The amount of hoohaw and guff spouted about the Easter Rising and the Proclamation in the past week has stuck in my craw. There’s been an element of measured keening for the revolutionary dead, tempered by some fawning nods of reconciliation to those who continue to deny the legacy of that event.
Most of the videos we’ve seen about the centenary have dwelt on the diaspora, with many of the Irish people chosen to recite excerpts of the Proclamation against the background of their foreign homes, without a hint of irony regarding the circumstances that drove many of them to seek a life abroad, their own nation could not give them.
Then Centenary, the RTE show in the Bord Gais theatre, has been proclaimed as ‘a new Riverdance moment’, that, for some odd reason, reminds me of Kurt Vonnegut Jr’s unfulfilled novelist, Kilgore Trout, who could only get published in porn magazines and one story of his, in particular, about an alien who landed on earth beside a suburban house that was on fire. So, when the alien woke the family to warn them of their imminent danger, he could only communicate, in his alien way, by tap dancing and farting and got knocked down, dead, by the father of the house, wielding a nine iron.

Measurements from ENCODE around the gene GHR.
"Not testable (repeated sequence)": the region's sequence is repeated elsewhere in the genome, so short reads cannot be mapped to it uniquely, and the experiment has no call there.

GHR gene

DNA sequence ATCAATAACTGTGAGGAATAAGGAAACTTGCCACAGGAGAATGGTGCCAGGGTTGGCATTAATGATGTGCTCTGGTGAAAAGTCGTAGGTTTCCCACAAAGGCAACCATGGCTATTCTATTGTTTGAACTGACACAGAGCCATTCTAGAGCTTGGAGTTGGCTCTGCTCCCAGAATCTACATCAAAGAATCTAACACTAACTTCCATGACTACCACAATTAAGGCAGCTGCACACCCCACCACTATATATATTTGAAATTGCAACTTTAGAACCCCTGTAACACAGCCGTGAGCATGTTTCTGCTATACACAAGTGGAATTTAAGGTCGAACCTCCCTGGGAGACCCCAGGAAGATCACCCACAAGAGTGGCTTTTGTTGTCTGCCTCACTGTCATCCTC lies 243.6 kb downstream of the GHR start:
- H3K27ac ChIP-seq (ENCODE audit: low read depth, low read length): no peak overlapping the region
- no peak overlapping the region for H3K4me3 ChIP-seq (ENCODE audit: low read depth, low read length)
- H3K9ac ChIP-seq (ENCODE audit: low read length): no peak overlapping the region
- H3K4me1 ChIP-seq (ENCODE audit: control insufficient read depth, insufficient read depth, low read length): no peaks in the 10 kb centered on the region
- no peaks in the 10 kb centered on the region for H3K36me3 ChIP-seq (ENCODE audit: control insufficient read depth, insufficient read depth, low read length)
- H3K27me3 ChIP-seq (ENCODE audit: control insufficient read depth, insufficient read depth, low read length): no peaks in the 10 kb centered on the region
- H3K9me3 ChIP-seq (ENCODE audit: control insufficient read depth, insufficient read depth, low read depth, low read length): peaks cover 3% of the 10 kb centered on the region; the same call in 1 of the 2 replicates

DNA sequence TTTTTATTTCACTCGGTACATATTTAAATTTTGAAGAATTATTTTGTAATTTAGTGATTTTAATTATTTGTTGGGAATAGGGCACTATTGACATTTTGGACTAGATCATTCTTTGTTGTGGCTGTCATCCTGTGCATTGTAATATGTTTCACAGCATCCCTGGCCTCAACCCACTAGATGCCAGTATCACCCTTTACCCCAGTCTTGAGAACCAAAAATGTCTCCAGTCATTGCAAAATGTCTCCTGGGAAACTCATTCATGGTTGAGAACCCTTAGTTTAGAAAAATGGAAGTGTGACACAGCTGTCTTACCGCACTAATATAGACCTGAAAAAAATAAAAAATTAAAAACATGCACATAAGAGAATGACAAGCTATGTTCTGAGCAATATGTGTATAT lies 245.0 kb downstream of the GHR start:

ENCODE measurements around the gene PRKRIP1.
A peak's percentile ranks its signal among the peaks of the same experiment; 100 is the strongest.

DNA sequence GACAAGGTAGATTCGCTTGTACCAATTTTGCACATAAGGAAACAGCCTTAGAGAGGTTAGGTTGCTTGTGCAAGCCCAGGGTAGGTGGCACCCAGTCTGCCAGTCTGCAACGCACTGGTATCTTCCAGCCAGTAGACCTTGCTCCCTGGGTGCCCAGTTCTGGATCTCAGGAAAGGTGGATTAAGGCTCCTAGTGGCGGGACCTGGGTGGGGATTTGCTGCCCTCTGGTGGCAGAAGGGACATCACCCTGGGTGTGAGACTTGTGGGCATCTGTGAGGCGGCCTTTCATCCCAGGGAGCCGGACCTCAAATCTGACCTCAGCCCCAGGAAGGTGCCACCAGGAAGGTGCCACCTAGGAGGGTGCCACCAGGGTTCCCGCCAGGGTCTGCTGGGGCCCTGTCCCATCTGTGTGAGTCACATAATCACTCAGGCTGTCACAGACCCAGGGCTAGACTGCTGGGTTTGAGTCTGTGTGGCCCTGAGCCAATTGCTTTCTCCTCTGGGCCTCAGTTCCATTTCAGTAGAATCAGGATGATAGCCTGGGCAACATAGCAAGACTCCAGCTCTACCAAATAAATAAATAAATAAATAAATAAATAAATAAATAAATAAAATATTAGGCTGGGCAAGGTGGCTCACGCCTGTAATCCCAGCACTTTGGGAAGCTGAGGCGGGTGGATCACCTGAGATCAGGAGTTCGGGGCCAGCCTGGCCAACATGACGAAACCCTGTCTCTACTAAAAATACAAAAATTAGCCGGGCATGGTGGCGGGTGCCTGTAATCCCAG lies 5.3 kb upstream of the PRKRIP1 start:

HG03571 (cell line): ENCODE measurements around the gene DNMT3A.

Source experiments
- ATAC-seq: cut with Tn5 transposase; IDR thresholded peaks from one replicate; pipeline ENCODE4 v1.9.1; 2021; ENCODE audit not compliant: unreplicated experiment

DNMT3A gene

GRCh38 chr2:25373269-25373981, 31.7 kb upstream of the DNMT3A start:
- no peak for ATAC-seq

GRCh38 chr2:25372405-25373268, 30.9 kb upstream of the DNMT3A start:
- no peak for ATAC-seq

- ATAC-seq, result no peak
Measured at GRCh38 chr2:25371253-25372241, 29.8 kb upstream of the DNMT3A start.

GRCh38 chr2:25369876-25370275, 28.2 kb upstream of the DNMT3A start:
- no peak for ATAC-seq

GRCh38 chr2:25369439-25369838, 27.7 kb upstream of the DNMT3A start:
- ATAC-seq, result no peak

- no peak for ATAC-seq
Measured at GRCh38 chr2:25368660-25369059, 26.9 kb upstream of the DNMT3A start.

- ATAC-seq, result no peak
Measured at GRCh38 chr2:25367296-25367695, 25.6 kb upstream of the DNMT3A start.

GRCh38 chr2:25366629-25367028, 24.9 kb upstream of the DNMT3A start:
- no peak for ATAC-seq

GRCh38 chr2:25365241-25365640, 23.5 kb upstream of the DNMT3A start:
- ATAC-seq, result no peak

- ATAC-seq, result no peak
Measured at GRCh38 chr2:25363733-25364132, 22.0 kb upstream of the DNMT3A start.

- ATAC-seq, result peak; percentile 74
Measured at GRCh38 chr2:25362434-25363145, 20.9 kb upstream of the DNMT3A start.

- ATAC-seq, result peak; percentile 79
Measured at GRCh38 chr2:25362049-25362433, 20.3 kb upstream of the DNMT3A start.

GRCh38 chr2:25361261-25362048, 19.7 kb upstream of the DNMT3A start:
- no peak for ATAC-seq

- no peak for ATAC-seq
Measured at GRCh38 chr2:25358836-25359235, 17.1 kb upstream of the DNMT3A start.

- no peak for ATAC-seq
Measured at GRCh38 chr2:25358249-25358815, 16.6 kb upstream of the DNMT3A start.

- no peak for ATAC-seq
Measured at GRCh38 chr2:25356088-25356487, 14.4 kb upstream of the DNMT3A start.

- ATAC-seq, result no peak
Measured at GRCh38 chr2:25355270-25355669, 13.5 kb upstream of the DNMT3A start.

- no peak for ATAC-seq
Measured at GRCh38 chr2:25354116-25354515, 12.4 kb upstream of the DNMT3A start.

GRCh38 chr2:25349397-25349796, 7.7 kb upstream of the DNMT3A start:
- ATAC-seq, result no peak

The show was, without a doubt, a triumph, but I did wonder why the second chapter, the building, included a Ewan McColl song, ‘School Days Over’, about the plight and working lives of miners? Was someone having a laugh? Of course, it might’ve been an ironic nod to the thousands of Irish who left the new nation to find work because there was none here and who spent their lives as navvies on British roads, buildings and canal ways.
And where was Christy Moore, once hailed the ‘storm in a tee shirt’ and ‘the national conscience’, was he asked to take part?
Last year, when a friend of mine (Gary Kelly) approached me with a screenplay for a 1916 themed short film, I took it on with him, as a worthwhile project to make a statement about 1916; first, that were two armies in the Rising and two ideals pursued in the Proclamation but secondly, that 100 years after the Rising, those ideals have not been achieved and the ghosts, of those who fought, are still with us.
So, when a relative of James Connolly suffers abuse at the hands of a narrow mined, nationalist, bigot at a commemoration ceremony for relatives of people who fought in the Rising and a young woman, Irish, but not white, should ask, ‘why is that still a problem, 100 years after the Rising?, then we must ask ourselves, are we a nation, were we ever and what does that mean?
These same points have been reiterated also daily, in the past fortnight. Here is a variety of them, from all sides.